CRZ-III A: The A category of CRZ-III areas are densely populated rural areas with a population density of 2161 per square kilometre as per 2011 Census. Such areas have a No Development Zone (NDZ) of 50 meters from the High Tide Line (HTL) as against 200 meters from the High Tide Line stipulated in the CRZ Notification, 2011.

CRZ-III B: The B category of CRZ-III rural areas have population density of below 2161 per square kilometre as per 2011 Census. Such areas have a No Development Zone of 200 meters from the HTL.

Floor Space Index Norms eased

As per CRZ, 2011 Notification, the Floor Space Index (FSI) or the Floor Area Ratio (FAR) had been frozen. In the CRZ 2019 Notification, the government decided to de-freeze the Floor Space Index and permit FSI for construction projects.

Tourism infrastructure permitted in coastal areas

The new norms permit temporary tourism facilities such as shacks, toilet blocks, change rooms, drinking water facilities, etc. in Beaches. Such temporary tourism facilities are a

Streamlining of CRZ Clearances

The procedure for CRZ clearances has been streamlined. Now, the only such projects which are located in the CRZ-I (Ecologically Sensitive Areas) and CRZ IV (area covered between Low Tide Line and 12 Nautical Miles seaward) will be dealt with for CRZ clearance by the Ministry. The powers for clearances with respect to CRZ-II and III have been delegated at the State level.

No Development Zone of 20 meters for all Islands

For islands close to the main land coast and for all Backwater Islands in the main land, No Development Zone of 20 meters has been stipulated in wake of space limitations and unique geography of such regions.

Pollution abatement

To address pollution in Coastal areas, the treatment facilities have been made permissible in CRZ-I B area subject to necessary safeguards.

Critically Vulnerable Coastal Areas (CVCA)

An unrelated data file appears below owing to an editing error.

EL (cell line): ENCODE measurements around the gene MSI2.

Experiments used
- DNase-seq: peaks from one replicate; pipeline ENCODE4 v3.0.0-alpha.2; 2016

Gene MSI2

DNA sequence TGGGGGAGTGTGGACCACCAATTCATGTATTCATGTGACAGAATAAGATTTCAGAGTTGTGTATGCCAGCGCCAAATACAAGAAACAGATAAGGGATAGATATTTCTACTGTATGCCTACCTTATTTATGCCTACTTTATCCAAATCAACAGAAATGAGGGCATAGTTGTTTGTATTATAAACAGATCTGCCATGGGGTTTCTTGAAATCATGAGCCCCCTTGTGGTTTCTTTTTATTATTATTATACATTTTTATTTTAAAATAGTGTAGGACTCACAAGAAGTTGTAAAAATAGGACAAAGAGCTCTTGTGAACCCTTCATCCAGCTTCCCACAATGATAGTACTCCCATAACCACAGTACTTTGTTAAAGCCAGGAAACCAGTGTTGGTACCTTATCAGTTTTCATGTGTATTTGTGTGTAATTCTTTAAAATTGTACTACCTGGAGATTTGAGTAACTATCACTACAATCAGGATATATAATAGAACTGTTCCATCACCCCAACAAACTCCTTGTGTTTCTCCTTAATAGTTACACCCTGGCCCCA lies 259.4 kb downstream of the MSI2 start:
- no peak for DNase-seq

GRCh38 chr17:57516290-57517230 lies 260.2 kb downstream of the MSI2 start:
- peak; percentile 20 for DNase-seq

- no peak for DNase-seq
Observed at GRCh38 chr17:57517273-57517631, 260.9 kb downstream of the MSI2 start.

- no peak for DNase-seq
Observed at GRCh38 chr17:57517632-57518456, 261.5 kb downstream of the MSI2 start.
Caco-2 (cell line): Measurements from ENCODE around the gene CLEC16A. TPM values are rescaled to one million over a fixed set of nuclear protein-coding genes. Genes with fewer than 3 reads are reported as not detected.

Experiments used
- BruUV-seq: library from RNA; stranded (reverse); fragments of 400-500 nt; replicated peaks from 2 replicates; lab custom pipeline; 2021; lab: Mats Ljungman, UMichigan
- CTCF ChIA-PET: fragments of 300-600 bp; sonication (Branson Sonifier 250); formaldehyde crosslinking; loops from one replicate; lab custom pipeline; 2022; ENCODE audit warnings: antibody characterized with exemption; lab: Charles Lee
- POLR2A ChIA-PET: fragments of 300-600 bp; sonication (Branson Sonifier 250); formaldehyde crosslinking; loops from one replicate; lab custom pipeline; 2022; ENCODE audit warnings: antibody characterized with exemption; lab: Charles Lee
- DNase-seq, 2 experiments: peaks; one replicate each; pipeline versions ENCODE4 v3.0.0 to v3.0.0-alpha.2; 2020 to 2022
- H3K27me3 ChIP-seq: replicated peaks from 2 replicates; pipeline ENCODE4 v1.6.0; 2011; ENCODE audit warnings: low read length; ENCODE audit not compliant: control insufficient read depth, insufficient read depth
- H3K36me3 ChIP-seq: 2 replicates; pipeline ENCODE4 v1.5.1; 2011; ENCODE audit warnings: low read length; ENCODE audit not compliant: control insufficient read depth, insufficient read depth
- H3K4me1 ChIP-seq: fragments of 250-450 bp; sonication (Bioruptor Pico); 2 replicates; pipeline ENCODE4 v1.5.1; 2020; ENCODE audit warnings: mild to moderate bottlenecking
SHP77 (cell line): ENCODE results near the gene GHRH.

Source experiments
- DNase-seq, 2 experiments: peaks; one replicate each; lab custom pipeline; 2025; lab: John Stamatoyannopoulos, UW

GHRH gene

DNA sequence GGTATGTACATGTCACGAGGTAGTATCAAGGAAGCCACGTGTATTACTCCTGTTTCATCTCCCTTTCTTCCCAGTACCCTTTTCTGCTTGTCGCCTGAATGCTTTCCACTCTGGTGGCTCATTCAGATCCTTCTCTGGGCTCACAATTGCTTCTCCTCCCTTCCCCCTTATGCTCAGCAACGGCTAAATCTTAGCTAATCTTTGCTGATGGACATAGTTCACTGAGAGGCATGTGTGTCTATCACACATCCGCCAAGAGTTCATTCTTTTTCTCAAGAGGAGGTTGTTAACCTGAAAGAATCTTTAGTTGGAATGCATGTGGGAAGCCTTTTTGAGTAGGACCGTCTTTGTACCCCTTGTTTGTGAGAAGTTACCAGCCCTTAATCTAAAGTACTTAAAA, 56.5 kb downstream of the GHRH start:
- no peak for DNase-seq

Sundarban region of West Bengal and other ecologically sensitive areas identified as under Environment (Protection) Act, 1986 such as Gulf of Khambat and Gulf of Kutchh in Gujarat, Achra-Ratnagiri in Maharashtra, Karwar and Coondapur in Karnataka, Vembanad in Kerala, Gulf of Mannar in Tamil Nadu, Bhaitarkanika in Odisha and Krishna in Andhra Pradesh are treated as Critical Vulnerable Coastal Areas.

These Critical Vulnerable Coastal Areas will be managed with the involvement of coastal communities including fisher folk.

Conclusion:

While the government has established policies and legislations for conserving marine resources the State Government bodies and respective forest and fisheries departments are facing issues to implement these regulations. Conservation efforts and social-economic factors are often at odds, since local communities rely on marine resources for their daily livelihood and in such scenarios the government along with local NGOs’ must strive for training the local communities for sustainable management of the resources rather than denying them access and rights to the resources.

To maintain social stability and promote distributional justice, local coastal communities should be assigned clearly drafted, specific use and property rights with regard to specific areas. Given that coastal communities often have established experience and practices to manage local ecosystems sustainably, in many cases assigning exclusive rights to local communities can also help to protect coastal ecosystems.

Accordingly, rights and obligations for individuals or the public laid down in the Notification should have a clear and increasingly comprehensive content which is eventually enforceable in the courts (either by the administrations, private entities or third parties in public interest litigation). [7]

  • [1] S.M. Marale and R.K. Mishra, ‘Status of Coastal Habitats and its Management in India’, 1/1 International Journal of Environmental Protection 31, 45 (2011).
  • [2] Environment Impact Assessment Notification, 2006 S.O.1533, Ministry of Environment and Forests, Gazette of India, Extraordinary, Part-II, and Section 3, Sub-section(ii) dated 14th September 2006.
  • [3] Island Protection Zone Notification, 2011 No. S.O. 20(E), Ministry of Environment and Forests, Government of India.
  • [4] Indian Council for Enviro-Legal Action v. Union of India & Others, Supreme Court of India Judgement of 13 February 1996, AIR 1996 SC 1446.
  • [5] ‘Amendment to the CRZ Notification’, released 8th March 2010, Press Information Bureau, Government of India, New Delhi.
  • [6] S. Narayanan, ‘New Rules for Coasts’, Down To Earth,15 February 2011.
  • [7] S.M. Marale and R.K. Mishra, ‘Status of Coastal Habitats and its Management in India’, 1/1 International Journal of Environmental Protection 31, 45 (2011).

 

Abhishek Das 
on 09 October 2019